The owner of a Seattle-based investment advisory firm has agreed to pay more than $590,000 to settle administrative charges by the SEC that alleged he misused $8 million in client assets to make loans to himself to buy a luxury vacation home and refinance a rare vintage automobile, the SEC announced today.
Dennis H. Daugs Jr. and Lakeside Capital Management LLC used assets from the portfolio of a senior citizen client to fund $3.1 million in personal loans without telling her or obtaining her consent, according to the SEC charges. In addition to the loans, the SEC says Daugs improperly directed an investment fund managed by his firm to make more than $4.5 million in loans and investment purchases to facilitate personal real estate deals and fend off claims from disgruntled Lakeside Capital clients.
For four years starting in 2008, Daugs managed a large investment portfolio for the senior citizen client and members of her family, according to the SEC. Daugs, a registered investment advisor, used the money he obtained to purchase a vacation home and refinance his purchase of a rare 1955 Mercedes Gullwing automobile, the SEC says.
Lakeside Capital and Daugs, who eventually paid back the diverted funds and personal loans, agreed to settle the SEC’s charges and pay more than $340,000 in disgorgement and prejudgment interest to the client. The money represents ill-gotten gains that Daugs retained even after he paid back the loans, the SEC says. Daugs and his firm also agreed to pay a $250,000 penalty, and Daugs will be barred from the securities industry for at least five years, according to the SEC, which added that Lakeside Capital will wind down its operations under the oversight of an independent monitor.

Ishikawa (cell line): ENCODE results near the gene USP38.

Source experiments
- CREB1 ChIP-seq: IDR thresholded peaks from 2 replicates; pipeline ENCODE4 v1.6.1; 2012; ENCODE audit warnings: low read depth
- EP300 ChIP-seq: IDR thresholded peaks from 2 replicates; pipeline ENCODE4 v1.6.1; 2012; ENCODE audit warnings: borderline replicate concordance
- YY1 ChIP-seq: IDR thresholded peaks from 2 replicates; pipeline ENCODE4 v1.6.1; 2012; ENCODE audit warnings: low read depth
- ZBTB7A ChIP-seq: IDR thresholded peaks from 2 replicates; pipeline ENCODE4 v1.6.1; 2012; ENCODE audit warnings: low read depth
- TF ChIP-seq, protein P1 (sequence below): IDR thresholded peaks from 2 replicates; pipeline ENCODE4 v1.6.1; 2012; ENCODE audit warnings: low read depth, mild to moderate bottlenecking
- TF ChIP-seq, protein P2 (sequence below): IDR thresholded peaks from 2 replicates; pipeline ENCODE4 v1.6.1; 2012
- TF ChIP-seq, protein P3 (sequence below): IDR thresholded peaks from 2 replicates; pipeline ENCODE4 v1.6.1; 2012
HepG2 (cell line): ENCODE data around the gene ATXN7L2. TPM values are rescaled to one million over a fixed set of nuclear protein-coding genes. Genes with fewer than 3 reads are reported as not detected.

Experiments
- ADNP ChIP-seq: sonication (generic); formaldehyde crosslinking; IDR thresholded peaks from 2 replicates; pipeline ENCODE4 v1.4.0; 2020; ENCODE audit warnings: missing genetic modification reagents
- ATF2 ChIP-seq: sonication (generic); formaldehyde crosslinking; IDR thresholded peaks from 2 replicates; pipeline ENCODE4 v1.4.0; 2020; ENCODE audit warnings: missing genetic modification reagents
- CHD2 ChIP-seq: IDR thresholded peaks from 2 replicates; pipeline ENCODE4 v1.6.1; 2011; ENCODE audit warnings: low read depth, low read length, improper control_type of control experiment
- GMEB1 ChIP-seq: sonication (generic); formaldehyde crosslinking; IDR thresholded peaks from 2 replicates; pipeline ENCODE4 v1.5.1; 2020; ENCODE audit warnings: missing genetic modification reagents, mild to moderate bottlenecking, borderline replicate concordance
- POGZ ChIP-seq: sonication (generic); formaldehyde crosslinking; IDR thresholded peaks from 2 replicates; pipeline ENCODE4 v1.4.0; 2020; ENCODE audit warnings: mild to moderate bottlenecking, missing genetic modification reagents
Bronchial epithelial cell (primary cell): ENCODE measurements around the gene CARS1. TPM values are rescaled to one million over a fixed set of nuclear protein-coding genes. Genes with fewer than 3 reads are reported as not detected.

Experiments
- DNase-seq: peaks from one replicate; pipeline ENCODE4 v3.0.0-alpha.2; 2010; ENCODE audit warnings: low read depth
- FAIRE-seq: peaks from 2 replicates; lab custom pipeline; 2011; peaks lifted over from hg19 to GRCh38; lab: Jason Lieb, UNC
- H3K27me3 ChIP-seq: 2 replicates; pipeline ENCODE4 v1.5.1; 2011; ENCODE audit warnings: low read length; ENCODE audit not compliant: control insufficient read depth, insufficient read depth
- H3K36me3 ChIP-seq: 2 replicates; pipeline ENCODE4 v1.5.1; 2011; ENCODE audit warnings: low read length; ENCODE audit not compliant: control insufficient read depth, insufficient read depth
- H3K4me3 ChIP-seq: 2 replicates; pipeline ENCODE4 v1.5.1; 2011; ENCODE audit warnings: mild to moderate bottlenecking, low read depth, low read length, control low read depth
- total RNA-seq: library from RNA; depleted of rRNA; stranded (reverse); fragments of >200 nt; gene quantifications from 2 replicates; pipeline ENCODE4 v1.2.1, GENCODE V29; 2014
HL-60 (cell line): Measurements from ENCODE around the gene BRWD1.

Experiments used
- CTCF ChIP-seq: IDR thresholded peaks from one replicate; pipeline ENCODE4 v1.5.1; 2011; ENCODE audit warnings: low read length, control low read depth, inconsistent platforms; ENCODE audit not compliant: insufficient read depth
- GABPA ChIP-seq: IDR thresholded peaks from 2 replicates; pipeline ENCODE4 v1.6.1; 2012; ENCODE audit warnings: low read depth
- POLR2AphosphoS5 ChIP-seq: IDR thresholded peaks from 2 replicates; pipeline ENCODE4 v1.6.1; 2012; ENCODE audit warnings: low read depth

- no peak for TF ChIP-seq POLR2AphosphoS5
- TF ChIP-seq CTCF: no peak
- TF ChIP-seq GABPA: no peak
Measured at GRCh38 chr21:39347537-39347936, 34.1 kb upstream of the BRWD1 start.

“Investment advisors have a fiduciary duty to act in the best interest of advisory clients and disclose all material conflicts of interests,” says Jina L. Choi, director of the SEC’s San Francisco regional office. “Daugs instead took advantage of his clients and misused more than $8 million of their assets for his own personal gain.”